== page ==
Nfld. & Labrador

Salmon numbers so low this season DFO scientists may recommend a ban

DFO scientists say they may have to recommend a ban on the salmon harvest, implementing a catch and release system the rest of the season.

Exploits River, for example, is 80 per cent smaller than 5 year average, says scientist Geoff Veinott

Due to low salmon numbers this season, the DFO is considering recommending the harvest cease for the rest of the summer. (CBC)

For what may be the first time in Newfoundland and Labrador history, low salmon numbers are pushing researchers with the Department of Fisheries and Oceans to consider recommending a ban on the harvest for the rest of the season.

Scientist Geoff Veinott said Wednesday the number of salmon in the ocean is so low this summer that if it doesn't change fast, the department will be forced to recommend a catch and release system be implemented.

It's getting pretty desperate right now.- DFO scientist Geoff Veinott

"The numbers are still well behind what we'd expect for this time of the year, especially on the northeast coast," he said.

"On the Exploits River as of the ninth of July, we only had 2,500 fish pass through the Bishop's Falls fishway. The five year average for that facility is 12,700."

Similarly low numbers have been reported in Salmon Brook, near Gander, Campbellton and Middle Brook, Veinott said.

DFO scientist Geoff Veinott says things are not looking good for this salmon season, and a catch and release harvest may be recommended. (Robert F. Bukaty/The Associated Press)

"It's getting pretty desperate right now," he told CBC's The Broadcast.  

"You've got to go back to basically 1992, 1993 to see numbers that low this late in the year."

Decision to be made in next week

According to Veinott, DFO actively monitors salmon levels across 12 rivers in Newfoundland and four rivers in Labrador.

While they generally see lower salmon numbers during seasons with heavy pack ice, he said DFO is not seeing a higher salmon mortality rate this season.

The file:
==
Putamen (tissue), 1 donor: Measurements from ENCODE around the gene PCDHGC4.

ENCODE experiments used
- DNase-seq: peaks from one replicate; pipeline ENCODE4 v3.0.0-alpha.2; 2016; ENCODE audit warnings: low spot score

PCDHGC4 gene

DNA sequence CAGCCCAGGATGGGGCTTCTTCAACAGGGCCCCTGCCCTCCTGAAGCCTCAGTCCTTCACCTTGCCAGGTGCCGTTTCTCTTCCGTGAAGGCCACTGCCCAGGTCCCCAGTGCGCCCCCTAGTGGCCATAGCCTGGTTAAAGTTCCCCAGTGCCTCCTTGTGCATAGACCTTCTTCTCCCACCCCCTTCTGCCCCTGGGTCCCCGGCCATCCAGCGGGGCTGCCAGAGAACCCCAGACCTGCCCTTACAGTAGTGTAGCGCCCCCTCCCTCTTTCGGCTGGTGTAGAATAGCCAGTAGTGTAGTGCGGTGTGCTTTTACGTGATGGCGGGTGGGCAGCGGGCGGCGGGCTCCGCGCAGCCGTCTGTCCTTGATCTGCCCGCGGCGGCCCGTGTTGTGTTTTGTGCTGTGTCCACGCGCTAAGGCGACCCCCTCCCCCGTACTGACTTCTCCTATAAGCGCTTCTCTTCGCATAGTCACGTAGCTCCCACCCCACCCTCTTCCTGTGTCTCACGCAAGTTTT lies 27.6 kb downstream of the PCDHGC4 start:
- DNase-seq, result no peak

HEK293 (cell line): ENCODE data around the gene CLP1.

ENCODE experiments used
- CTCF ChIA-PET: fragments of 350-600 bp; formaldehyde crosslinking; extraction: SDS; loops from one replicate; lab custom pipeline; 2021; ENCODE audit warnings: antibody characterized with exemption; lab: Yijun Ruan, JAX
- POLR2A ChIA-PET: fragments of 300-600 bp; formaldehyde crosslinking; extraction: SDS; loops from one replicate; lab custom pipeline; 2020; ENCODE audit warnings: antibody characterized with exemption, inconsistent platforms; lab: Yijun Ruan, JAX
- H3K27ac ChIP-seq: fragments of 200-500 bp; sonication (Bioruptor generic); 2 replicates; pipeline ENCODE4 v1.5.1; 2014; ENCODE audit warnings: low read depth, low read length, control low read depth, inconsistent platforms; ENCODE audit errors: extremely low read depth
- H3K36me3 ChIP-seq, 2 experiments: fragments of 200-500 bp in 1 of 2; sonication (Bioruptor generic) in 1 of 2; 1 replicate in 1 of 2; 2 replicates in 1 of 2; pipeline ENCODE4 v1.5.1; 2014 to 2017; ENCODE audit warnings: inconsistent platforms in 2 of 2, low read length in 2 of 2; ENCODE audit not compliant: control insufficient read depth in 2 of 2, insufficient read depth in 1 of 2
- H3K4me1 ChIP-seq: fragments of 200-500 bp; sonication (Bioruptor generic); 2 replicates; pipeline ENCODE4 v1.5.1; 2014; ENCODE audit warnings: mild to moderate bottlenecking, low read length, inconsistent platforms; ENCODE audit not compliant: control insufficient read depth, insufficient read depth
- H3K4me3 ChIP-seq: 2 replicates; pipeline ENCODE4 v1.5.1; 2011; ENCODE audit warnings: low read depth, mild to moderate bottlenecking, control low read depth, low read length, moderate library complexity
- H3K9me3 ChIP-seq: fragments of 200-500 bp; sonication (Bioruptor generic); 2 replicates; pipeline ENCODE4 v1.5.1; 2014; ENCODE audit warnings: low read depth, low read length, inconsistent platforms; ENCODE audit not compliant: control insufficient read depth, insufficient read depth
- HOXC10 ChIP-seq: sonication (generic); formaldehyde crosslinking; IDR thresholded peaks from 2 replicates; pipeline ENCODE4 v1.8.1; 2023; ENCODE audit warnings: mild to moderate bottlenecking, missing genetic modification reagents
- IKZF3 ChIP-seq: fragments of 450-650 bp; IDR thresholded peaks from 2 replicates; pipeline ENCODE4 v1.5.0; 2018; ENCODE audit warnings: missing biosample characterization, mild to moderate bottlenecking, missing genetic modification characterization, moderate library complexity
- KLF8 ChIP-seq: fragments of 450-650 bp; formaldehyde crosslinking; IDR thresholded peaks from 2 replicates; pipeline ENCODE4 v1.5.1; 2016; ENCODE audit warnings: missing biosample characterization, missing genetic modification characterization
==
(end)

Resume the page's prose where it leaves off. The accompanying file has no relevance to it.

Geoff Veinott says despite the low population, there isn't an increased salmon mortality rate this year. (CBC)

"All the fish that seem to make it back to our river seem to be fine, healthy, really good looking fish," he said.

"If they were offshore and delayed by the ice, and then the ice goes away, and the fish don't come in … that sort of begs the question of what happened to them."

Veinott said a decision on whether or not to halt the salmon harvest will likely be made by fisheries management within the next week.

"I'm not terribly optimistic. We would need 1,000 fish a day for the next two weeks on the Exploits, for example, to catch up, and I don't think that would even get us back to average."

Group says gov't should have limited non-residential anglers

Keith Cormier, vice-president of SPAWN — the Salmon Preservation Association for the Waters of Newfoundland — said part of the problem was the government not limiting non-resident salmon catch to two fish in 2015, when catch-and-release was mandatory in Nova Scotia, New Brunswick and Prince Edward Island.

"Well, you know what happened to the non-resident licence sales in Newfoundland, they went through the roof, because resident anglers in Nova Scotia and New Brunswick could come here and take four fish," he said.

'I hope I'm so wrong anglers next spring on the river are going to be saying, 'You dummy.'"- Keith Cormier

"We recommended that non-resident anglers who were coming to Newfoundland to fish be limited to two fish, and they didn't do that. So I think the chickens have come to roost here."

Cormier said he hopes he's wrong.

"I hope I'm so wrong anglers next spring on the river are going to be saying, 'You dummy. You were so wrong.' I'd take it. Take it with a heart and a half, because I want to see thousands and tens of thousands and hundreds of thousands [of] fish in our rivers."

Salmon aren't just late

"But there's something going on, and DFO science has not understood why the smolt are dying in the ocean and not coming back to our rivers in the last two years," he said.

Six weeks into the season, he says it's not a matter of the salmon simply being late.

"The ice was there for around the first two weeks, and we blamed it on the ice. Well, the ice has been gone for a month. The salmon should be in the brooks, and the west coast rivers should be full of fish now, because the ice was blocked up in St. Barbe.

"And they're not there."

With files from The Broadcast